After reflecting on my trip the main thing that stood out to me was the tools – Lie-Nielsen tools are made with care and attention, with huge amounts of hand work by a hard working team of American workers. The factory was much closer in spirit to the way I work in my one-man workshop that to a modern production factory and I am amazed that they are able to sell their beautiful tools at such reasonable prices and still make a modest profit. Truly these are “heirloom” tools, tools to be proud and worthy of a place in our tool chests.

My thanks again to Tom and his wonderful staff for looking after us so well on this trip.



Wednesday, July 07, 2010

More partidge wood...

Hi Folks
I've got a fair selection of exotic timbers hoarded away in the workshop. Small pieces, not-so-small pieces and many different types. One I've been wanting to use is Partridge wood - I don't know much about it but I do know its extremely dense. And yes, it does sink in water - I've tried! Recently I made a 2 inch wide smoother for myself from this timber and was very impressed with the beautiful grain - supposedly the timber gets its name from the way the grain resembles partridge feathers. A customer called to place an order recently and mentioned this plane after seeing it in this blog. After searching through my timber store I found a single piece just big enough for a plane and wedge, so the customer was very pleased (and so was I to be using this lovely timber again).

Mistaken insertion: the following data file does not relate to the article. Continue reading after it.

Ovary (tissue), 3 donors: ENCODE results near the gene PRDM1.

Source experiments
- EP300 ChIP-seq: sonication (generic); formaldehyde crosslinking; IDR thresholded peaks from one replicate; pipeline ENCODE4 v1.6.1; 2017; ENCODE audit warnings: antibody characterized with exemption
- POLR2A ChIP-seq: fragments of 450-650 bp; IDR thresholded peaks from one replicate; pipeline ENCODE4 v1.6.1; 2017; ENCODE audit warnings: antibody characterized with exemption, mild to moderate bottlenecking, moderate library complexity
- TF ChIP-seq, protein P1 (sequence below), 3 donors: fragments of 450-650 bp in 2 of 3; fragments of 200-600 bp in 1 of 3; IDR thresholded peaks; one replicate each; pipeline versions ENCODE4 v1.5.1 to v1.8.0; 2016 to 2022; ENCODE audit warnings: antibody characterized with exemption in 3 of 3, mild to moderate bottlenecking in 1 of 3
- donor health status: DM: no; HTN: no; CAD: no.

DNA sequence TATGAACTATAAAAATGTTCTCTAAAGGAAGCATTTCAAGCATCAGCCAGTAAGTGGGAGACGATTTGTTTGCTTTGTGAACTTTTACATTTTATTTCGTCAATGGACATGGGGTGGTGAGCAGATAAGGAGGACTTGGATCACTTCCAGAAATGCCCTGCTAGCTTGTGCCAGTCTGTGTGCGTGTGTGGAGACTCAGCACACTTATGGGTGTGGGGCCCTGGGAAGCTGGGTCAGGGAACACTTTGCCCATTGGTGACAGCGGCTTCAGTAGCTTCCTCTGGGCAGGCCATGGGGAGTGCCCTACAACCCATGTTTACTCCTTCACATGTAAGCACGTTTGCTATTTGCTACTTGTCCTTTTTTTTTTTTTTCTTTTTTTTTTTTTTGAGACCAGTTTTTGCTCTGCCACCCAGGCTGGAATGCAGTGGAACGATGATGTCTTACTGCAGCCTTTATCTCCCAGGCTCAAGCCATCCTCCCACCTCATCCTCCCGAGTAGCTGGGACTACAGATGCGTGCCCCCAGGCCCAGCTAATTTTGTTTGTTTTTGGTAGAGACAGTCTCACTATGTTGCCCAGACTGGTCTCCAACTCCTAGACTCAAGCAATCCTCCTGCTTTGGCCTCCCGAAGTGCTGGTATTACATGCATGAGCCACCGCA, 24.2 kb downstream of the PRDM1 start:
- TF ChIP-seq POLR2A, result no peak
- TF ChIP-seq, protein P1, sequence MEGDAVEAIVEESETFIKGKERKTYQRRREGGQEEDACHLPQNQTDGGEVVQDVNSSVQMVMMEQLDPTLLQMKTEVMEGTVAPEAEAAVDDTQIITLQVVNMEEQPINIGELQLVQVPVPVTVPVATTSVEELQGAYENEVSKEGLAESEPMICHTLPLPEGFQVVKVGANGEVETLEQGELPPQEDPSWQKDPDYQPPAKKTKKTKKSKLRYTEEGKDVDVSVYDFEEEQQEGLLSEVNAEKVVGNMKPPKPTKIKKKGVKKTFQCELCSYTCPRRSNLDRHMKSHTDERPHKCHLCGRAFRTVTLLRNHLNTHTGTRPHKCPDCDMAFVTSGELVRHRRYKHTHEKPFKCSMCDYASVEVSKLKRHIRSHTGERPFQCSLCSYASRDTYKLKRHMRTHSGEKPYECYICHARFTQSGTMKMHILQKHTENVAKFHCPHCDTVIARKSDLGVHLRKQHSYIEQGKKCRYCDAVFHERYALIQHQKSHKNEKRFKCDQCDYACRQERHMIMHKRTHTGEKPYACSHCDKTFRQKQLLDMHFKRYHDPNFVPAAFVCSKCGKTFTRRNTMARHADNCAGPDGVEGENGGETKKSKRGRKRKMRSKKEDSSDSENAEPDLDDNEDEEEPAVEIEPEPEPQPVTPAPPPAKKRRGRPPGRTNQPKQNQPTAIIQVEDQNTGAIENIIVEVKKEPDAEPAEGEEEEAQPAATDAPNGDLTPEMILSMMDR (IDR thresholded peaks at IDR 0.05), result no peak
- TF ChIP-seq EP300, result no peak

Here's a shot of the plane before any shaping is done on the body - I cut all the important stuff first and do the fun shaping stuff when everything fits and works.

And here's a photo of the completed plane - and a sweet little thing she is too :)